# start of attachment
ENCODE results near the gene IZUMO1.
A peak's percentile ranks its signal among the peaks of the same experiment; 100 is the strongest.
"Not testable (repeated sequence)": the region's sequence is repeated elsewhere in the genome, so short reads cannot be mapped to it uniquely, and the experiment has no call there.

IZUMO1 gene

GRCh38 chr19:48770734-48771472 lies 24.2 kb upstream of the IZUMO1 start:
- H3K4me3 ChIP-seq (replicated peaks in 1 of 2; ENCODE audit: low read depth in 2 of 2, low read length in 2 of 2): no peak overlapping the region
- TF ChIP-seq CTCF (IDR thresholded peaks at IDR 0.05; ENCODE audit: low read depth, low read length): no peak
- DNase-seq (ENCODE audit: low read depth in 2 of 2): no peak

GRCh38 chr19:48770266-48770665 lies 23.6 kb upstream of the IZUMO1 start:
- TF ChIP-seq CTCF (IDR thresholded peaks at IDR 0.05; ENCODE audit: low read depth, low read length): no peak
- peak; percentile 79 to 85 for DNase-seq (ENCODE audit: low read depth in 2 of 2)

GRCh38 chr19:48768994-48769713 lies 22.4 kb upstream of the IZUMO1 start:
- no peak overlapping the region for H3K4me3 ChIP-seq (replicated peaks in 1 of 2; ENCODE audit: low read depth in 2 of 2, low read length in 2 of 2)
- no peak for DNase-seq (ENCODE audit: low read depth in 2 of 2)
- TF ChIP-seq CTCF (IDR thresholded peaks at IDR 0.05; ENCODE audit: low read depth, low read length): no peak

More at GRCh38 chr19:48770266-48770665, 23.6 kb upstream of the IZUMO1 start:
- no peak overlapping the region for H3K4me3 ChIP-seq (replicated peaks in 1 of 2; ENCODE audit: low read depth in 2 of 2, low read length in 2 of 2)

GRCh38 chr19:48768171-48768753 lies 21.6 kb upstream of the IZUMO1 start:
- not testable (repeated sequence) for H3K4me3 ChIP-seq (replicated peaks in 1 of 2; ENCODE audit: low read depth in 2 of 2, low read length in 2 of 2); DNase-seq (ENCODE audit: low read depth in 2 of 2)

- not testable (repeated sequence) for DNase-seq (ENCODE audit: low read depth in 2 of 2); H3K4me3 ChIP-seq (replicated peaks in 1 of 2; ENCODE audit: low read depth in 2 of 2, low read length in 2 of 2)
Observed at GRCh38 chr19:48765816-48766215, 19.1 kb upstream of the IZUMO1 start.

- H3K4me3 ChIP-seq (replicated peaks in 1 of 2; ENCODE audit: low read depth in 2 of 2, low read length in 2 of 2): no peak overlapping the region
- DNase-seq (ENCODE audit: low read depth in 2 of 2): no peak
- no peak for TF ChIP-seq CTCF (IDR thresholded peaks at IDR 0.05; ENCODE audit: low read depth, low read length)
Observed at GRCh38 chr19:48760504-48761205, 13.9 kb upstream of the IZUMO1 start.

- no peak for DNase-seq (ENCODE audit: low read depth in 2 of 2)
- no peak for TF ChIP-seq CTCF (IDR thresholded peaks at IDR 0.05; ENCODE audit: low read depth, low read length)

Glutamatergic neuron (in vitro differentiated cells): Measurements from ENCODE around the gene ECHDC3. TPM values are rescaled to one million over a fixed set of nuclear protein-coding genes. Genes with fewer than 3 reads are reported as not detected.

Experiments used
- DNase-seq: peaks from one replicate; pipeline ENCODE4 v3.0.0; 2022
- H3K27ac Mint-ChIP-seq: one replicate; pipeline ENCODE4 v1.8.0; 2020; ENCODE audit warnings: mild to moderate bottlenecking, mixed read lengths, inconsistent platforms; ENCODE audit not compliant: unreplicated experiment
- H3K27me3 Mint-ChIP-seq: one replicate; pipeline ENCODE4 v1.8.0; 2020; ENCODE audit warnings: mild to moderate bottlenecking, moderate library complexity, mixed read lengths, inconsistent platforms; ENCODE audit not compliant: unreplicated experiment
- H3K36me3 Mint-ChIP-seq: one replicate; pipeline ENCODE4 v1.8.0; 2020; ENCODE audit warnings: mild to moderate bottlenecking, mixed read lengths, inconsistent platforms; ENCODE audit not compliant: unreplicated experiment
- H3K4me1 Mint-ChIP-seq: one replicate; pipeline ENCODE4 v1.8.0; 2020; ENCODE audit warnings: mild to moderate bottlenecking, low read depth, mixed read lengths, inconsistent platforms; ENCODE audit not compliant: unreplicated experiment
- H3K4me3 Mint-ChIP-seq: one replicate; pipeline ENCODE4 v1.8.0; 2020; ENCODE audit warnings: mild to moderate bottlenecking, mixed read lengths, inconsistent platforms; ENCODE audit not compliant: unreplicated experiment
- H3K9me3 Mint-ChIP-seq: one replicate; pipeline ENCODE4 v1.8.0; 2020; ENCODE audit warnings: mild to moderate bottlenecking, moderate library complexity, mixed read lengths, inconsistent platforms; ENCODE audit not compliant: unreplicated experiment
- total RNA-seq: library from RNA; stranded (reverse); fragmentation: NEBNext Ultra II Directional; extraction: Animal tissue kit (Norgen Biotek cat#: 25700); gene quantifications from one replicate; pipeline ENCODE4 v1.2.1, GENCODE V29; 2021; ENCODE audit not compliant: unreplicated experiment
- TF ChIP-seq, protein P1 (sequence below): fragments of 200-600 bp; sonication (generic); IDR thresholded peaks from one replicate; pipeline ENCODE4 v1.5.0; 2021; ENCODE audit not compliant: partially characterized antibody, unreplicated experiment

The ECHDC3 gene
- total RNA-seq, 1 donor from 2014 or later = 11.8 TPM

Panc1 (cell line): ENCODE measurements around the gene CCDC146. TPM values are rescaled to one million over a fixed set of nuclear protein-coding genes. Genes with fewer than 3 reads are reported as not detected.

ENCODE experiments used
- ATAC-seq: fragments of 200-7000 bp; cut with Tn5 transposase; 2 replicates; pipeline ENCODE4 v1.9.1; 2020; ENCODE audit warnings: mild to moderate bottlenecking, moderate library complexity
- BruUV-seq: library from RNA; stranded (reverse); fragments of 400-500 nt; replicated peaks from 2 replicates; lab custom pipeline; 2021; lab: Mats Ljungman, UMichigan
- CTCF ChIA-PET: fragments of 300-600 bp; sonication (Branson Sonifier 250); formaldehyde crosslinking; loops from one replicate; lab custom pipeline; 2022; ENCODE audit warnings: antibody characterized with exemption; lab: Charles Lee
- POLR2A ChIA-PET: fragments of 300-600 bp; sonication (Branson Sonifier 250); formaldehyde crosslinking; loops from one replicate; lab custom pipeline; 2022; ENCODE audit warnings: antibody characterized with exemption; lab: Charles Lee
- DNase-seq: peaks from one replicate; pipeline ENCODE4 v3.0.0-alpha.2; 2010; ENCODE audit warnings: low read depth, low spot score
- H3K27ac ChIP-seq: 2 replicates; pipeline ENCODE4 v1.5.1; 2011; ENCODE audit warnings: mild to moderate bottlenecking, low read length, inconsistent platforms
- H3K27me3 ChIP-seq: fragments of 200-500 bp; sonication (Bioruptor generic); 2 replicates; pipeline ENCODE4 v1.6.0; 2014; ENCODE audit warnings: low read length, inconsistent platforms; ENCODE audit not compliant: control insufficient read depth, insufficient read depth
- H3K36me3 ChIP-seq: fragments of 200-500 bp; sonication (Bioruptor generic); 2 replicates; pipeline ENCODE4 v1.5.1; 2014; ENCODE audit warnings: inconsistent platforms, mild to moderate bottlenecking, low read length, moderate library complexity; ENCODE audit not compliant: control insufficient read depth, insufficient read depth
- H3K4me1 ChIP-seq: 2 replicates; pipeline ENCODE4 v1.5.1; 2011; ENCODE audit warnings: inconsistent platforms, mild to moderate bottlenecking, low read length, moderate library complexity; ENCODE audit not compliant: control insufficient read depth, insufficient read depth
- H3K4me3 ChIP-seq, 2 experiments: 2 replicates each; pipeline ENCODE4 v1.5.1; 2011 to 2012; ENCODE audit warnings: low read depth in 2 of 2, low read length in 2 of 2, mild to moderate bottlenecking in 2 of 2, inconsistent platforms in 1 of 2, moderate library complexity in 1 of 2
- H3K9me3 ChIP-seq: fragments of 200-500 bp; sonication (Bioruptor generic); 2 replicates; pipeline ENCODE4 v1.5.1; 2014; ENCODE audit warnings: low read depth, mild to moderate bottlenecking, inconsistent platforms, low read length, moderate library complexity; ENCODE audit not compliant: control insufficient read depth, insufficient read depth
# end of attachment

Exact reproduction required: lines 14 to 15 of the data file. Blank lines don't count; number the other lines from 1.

- no peak for DNase-seq (ENCODE audit: low read depth in 2 of 2)
- TF ChIP-seq CTCF (IDR thresholded peaks at IDR 0.05; ENCODE audit: low read depth, low read length): no peak